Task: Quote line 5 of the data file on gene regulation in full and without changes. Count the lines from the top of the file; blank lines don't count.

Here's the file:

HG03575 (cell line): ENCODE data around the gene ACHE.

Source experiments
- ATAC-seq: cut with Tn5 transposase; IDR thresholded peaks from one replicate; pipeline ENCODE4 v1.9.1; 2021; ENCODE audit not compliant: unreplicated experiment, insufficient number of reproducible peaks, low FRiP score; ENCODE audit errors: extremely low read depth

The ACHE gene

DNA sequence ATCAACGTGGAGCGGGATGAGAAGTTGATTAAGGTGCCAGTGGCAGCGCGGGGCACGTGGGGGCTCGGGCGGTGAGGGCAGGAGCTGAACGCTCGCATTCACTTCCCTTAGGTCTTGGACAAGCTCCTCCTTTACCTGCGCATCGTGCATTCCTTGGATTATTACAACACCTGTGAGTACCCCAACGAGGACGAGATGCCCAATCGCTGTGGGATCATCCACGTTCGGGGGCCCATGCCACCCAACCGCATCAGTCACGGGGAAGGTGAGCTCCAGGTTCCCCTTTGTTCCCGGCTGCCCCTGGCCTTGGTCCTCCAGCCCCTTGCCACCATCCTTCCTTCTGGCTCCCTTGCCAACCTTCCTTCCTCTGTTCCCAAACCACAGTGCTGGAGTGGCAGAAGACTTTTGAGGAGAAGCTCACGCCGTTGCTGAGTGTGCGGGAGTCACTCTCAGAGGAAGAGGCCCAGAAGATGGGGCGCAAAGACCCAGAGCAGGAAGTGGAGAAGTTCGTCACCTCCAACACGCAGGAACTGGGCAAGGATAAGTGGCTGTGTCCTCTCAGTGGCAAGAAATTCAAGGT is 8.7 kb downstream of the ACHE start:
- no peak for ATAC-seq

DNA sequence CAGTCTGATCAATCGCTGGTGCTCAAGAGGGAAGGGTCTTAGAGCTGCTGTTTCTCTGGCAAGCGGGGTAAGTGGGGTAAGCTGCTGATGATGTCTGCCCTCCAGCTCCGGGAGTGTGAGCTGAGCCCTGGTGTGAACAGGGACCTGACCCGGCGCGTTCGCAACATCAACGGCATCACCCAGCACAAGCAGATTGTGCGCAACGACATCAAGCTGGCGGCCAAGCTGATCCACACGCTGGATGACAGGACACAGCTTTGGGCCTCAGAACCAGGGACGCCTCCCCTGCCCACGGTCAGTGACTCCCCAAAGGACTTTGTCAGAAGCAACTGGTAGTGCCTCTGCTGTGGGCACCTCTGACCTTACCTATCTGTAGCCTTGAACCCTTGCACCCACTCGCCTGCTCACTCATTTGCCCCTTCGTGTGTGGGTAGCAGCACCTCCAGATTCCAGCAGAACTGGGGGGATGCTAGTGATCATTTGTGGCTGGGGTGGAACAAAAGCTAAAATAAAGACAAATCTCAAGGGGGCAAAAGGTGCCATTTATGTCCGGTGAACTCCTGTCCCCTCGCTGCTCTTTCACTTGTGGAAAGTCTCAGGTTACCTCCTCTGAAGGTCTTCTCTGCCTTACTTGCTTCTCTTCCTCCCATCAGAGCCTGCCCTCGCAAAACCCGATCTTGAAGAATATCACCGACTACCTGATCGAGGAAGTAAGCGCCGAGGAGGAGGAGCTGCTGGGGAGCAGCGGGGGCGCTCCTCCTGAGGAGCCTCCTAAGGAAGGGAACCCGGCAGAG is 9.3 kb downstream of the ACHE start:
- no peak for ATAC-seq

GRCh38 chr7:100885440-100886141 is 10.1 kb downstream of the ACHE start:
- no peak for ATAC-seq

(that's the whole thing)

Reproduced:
DNA sequence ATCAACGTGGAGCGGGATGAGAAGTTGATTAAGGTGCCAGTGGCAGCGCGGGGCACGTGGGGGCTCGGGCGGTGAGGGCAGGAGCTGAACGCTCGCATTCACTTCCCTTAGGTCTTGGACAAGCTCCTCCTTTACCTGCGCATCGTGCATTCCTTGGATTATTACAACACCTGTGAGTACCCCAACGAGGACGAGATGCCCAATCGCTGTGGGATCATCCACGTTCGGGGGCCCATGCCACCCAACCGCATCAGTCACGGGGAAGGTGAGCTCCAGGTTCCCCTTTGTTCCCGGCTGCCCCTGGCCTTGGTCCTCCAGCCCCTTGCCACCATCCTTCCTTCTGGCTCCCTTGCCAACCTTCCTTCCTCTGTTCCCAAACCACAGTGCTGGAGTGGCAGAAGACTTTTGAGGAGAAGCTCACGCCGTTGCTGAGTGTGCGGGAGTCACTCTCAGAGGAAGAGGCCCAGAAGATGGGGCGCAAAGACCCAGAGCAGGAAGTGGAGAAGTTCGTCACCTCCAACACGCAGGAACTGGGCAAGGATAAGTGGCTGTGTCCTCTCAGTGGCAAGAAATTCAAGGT is 8.7 kb downstream of the ACHE start: